The Chronicles of SPECTRE Part III: Thunderball

Thunderball poster in 1965

Thunderball poster in 1965

By Nicolas Suszczyk
In 1964’s Goldfinger, SPECTRE took a break while James Bond fought the title villain’s attempt to irradiate Fort Knox. But the organization made a spectacular comeback in 1965’s Thunderball.

At the very beginning of the fourth Bond adventure, we see the secret agent at the funeral of SPECTRE’s number Six, Colonel Jacques Boitier (as the name is spelled in the Richard Maibaum-John Hopkins script although it’s spelled Bouvar in other reference sources). But the criminal is actually alive and planning to escape from the eyes of a vengeful Bond, because Boitier “murdered two of my colleagues.”

Right there there is a fact that ties Thunderball with the upcoming 2015 film: 007 visiting the funeral of a SPECTRE agent, a man he has presumably killed. There’ll be, as the film follows, even more ties between the Sam Mendes film and the Bond adventure celebrating its 50th anniversary this year.

After the main titles, The organization conducts a meeting led by its shadowy Number One, whose name isn’t yet revealed but is also played by Anthony Dawson and voiced by Eric Pohlman, as in From Russia with Love. SPECTRE moved from a yacht to a modern office in Paris, hidden inside a non-profit organization assisting stateless persons.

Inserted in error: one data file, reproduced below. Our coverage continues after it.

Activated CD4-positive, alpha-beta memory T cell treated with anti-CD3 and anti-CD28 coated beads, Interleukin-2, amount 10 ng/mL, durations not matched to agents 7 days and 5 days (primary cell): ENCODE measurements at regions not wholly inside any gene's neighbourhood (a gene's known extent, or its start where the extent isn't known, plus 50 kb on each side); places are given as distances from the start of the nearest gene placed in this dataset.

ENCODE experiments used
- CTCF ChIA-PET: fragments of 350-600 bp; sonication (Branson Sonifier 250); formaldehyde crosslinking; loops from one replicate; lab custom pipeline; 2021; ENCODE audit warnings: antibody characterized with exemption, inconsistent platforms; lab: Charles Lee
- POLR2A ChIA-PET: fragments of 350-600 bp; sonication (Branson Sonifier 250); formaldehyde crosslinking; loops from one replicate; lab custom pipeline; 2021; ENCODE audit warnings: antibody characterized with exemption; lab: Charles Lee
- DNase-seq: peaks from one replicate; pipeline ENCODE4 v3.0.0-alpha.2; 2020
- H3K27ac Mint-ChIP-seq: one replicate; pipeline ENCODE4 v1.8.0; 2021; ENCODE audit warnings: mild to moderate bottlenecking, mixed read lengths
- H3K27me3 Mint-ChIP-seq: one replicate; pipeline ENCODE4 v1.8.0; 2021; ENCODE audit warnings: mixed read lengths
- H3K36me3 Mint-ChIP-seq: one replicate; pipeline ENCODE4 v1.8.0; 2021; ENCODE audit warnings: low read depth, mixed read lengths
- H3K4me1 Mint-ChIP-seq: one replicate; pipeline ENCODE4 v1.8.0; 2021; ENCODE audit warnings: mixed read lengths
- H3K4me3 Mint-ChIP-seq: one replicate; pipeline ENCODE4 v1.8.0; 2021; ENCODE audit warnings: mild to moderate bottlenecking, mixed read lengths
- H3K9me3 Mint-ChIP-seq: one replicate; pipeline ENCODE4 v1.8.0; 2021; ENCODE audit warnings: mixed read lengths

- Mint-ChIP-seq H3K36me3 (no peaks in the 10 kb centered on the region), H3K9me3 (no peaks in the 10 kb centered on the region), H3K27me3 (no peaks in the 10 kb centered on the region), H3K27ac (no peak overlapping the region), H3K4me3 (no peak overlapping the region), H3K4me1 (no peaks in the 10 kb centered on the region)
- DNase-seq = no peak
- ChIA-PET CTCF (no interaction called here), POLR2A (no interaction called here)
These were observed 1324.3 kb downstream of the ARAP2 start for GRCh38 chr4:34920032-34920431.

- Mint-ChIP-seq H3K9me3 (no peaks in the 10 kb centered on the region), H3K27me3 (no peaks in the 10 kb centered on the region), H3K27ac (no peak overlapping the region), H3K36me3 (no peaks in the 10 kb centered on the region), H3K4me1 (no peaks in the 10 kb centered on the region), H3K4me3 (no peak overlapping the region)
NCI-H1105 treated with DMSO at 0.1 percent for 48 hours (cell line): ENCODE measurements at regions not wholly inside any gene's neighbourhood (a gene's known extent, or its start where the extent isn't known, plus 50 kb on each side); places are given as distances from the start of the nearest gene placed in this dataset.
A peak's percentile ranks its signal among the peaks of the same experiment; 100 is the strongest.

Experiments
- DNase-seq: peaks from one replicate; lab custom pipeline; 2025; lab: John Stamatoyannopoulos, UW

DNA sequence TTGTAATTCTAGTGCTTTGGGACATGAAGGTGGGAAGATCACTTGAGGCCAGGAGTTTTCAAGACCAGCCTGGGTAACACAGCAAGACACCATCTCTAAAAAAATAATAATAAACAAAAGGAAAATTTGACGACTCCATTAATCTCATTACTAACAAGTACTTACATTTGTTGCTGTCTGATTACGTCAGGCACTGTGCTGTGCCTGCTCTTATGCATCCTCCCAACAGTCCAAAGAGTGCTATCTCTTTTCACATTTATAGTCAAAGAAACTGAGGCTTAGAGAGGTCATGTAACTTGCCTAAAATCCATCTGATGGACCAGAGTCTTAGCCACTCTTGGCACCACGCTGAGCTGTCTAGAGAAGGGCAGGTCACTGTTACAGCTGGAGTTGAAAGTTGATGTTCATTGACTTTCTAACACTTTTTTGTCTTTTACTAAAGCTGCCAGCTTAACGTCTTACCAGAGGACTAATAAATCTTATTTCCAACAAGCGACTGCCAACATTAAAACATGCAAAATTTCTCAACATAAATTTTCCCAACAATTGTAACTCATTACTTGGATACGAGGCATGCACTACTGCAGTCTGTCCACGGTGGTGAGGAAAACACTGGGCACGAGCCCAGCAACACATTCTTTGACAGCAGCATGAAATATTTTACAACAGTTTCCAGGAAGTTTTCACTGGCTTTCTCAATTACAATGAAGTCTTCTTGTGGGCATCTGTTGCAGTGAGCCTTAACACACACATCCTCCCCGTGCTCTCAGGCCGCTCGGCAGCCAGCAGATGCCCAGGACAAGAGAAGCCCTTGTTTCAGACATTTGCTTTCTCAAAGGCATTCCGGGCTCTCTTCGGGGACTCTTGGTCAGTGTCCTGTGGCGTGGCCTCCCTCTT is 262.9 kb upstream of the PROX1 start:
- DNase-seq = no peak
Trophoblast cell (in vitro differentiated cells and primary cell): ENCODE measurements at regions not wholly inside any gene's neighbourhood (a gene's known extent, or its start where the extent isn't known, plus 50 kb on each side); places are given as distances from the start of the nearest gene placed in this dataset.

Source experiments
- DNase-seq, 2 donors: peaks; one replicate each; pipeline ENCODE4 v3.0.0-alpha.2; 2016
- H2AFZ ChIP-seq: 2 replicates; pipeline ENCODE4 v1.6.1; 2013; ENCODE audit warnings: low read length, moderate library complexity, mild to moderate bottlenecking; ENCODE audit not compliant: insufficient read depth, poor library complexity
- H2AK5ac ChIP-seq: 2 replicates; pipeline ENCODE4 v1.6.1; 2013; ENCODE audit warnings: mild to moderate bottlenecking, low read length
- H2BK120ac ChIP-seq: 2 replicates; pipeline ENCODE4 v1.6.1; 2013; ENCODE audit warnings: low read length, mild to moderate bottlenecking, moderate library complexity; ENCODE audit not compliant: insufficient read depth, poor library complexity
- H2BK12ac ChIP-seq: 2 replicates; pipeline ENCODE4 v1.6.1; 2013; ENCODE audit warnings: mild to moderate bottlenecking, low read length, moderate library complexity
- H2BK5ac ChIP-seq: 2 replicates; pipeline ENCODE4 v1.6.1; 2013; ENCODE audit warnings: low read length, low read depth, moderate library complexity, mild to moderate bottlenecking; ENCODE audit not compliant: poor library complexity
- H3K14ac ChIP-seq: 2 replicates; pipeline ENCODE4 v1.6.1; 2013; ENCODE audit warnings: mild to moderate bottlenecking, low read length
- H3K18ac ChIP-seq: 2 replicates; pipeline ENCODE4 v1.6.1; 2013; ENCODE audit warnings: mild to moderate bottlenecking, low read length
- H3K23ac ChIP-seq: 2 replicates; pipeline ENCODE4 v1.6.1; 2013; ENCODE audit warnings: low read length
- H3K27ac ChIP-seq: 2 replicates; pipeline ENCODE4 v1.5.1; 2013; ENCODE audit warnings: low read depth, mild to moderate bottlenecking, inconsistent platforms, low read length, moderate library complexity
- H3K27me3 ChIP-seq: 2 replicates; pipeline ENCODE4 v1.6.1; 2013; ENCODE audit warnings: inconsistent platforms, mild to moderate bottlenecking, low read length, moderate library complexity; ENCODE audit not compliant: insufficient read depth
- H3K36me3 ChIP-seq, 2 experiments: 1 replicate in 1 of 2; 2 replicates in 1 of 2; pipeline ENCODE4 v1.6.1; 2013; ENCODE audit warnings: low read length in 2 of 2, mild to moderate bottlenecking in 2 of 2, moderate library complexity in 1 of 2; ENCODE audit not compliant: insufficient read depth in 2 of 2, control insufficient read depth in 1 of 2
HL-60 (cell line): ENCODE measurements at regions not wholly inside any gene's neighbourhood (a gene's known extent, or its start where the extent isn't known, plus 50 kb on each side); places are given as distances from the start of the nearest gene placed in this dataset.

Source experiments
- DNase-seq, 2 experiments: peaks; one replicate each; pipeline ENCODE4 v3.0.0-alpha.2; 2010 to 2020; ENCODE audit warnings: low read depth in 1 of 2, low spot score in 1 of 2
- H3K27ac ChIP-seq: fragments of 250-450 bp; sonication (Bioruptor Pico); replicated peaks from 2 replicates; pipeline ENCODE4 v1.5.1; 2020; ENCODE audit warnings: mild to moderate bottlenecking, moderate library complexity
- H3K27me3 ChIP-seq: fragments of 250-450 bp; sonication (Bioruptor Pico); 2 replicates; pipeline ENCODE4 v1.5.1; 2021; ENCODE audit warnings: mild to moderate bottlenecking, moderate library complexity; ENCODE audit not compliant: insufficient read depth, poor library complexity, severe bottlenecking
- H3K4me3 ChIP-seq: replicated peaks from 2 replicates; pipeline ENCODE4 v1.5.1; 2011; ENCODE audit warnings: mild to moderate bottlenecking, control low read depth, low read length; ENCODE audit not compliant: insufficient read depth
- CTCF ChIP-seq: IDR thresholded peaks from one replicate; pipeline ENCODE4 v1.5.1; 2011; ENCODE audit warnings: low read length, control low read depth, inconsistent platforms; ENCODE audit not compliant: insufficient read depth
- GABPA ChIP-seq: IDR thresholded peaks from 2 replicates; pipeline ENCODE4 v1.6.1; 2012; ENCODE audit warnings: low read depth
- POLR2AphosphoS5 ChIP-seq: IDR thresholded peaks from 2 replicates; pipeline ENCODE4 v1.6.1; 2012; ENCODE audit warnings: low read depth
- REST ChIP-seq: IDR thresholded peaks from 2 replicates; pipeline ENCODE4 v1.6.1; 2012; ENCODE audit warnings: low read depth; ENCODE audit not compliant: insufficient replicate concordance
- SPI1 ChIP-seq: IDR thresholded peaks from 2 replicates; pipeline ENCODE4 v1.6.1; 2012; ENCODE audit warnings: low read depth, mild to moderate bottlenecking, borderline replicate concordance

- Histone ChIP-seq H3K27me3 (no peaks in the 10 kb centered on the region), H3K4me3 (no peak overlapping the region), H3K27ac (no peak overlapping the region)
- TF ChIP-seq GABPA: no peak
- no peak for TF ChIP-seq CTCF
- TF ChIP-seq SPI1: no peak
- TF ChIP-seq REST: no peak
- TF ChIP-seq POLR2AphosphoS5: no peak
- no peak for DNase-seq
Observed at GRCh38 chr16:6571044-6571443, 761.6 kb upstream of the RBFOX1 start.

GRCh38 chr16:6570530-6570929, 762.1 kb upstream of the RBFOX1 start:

The man who leads us inside this hideout is none other than SPECTRE’s Number Two, Emilio Largo (Adolfo Celi, dubbed by Robert Rietty). The organization is almost like a religion to him. He would later kiss the octopuss ring that identifies him as a member. Largo is very appreciated by his leader, charging him with “our NATO project,” aka the “most ambitious project SPECTRE has ever undertaken.”

The organization has made a lot of progress between From Russia with Love and Thunderball. It has conducted an incredible range of operations throughout the world, including the killing of an antimatter expert, a train robbery and a drug narcotic operation that grosses a lot less than expected because Number Nine has kept with some… extra money. Number One will decide on an “appropriate action” for the culprit: activating the electric chair where the double-crossing agent was sitting.

“SPECTRE is a dedicated fraternity whose strength lies in the absolute integrity of its members,” the leader points out.

Number Two then explains his NATO project: to hijack the Vulcan airplane and stealing its atomic bombs, threatening to detonate them over the U.S. and the U.K. if the organization demands (including a ransom of £100 million, or $280 million) are not met.

The project is indeed ambitious when compared to the toppling of rockets and stealing a decoding machine to pit Russia against Britain, as seen in the two previous films featuring SPECTRE (Dr. No and From Russia With Love).